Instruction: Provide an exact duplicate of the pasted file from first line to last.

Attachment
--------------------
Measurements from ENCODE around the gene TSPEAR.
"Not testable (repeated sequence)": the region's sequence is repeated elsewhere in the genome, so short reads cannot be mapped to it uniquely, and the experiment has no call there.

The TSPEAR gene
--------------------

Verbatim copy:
Measurements from ENCODE around the gene TSPEAR.
"Not testable (repeated sequence)": the region's sequence is repeated elsewhere in the genome, so short reads cannot be mapped to it uniquely, and the experiment has no call there.

The TSPEAR gene